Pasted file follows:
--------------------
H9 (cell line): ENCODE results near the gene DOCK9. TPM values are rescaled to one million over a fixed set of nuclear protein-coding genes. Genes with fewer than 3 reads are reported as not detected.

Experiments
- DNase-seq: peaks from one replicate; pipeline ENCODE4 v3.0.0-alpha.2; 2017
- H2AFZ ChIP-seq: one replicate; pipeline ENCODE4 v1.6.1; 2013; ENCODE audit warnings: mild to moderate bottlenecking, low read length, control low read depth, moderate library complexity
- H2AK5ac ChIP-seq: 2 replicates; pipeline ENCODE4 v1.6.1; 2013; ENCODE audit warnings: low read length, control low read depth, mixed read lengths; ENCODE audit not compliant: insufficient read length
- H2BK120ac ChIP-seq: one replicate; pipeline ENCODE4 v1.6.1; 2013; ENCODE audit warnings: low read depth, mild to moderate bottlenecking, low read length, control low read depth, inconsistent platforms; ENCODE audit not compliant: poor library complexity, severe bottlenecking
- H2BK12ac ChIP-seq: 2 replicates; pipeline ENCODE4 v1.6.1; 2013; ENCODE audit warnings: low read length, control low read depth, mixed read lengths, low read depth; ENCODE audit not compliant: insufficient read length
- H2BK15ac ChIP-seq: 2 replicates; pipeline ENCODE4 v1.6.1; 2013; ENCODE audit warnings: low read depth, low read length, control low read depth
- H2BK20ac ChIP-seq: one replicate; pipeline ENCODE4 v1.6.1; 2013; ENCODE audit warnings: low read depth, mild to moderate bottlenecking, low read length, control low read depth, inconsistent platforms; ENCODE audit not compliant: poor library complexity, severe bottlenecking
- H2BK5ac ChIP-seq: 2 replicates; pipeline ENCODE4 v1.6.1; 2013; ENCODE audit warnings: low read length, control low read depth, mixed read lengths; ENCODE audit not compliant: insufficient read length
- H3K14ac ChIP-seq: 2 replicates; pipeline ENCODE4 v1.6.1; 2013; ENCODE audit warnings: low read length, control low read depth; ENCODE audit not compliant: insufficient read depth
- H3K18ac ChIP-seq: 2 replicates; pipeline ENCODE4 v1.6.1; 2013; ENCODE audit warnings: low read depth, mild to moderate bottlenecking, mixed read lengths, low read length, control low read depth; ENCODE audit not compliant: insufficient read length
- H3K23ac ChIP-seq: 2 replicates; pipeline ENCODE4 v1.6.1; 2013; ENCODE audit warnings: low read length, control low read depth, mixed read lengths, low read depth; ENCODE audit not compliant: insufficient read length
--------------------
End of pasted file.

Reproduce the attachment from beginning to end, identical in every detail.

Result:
H9 (cell line): ENCODE results near the gene DOCK9. TPM values are rescaled to one million over a fixed set of nuclear protein-coding genes. Genes with fewer than 3 reads are reported as not detected.

Experiments
- DNase-seq: peaks from one replicate; pipeline ENCODE4 v3.0.0-alpha.2; 2017
- H2AFZ ChIP-seq: one replicate; pipeline ENCODE4 v1.6.1; 2013; ENCODE audit warnings: mild to moderate bottlenecking, low read length, control low read depth, moderate library complexity
- H2AK5ac ChIP-seq: 2 replicates; pipeline ENCODE4 v1.6.1; 2013; ENCODE audit warnings: low read length, control low read depth, mixed read lengths; ENCODE audit not compliant: insufficient read length
- H2BK120ac ChIP-seq: one replicate; pipeline ENCODE4 v1.6.1; 2013; ENCODE audit warnings: low read depth, mild to moderate bottlenecking, low read length, control low read depth, inconsistent platforms; ENCODE audit not compliant: poor library complexity, severe bottlenecking
- H2BK12ac ChIP-seq: 2 replicates; pipeline ENCODE4 v1.6.1; 2013; ENCODE audit warnings: low read length, control low read depth, mixed read lengths, low read depth; ENCODE audit not compliant: insufficient read length
- H2BK15ac ChIP-seq: 2 replicates; pipeline ENCODE4 v1.6.1; 2013; ENCODE audit warnings: low read depth, low read length, control low read depth
- H2BK20ac ChIP-seq: one replicate; pipeline ENCODE4 v1.6.1; 2013; ENCODE audit warnings: low read depth, mild to moderate bottlenecking, low read length, control low read depth, inconsistent platforms; ENCODE audit not compliant: poor library complexity, severe bottlenecking
- H2BK5ac ChIP-seq: 2 replicates; pipeline ENCODE4 v1.6.1; 2013; ENCODE audit warnings: low read length, control low read depth, mixed read lengths; ENCODE audit not compliant: insufficient read length
- H3K14ac ChIP-seq: 2 replicates; pipeline ENCODE4 v1.6.1; 2013; ENCODE audit warnings: low read length, control low read depth; ENCODE audit not compliant: insufficient read depth
- H3K18ac ChIP-seq: 2 replicates; pipeline ENCODE4 v1.6.1; 2013; ENCODE audit warnings: low read depth, mild to moderate bottlenecking, mixed read lengths, low read length, control low read depth; ENCODE audit not compliant: insufficient read length
- H3K23ac ChIP-seq: 2 replicates; pipeline ENCODE4 v1.6.1; 2013; ENCODE audit warnings: low read length, control low read depth, mixed read lengths, low read depth; ENCODE audit not compliant: insufficient read length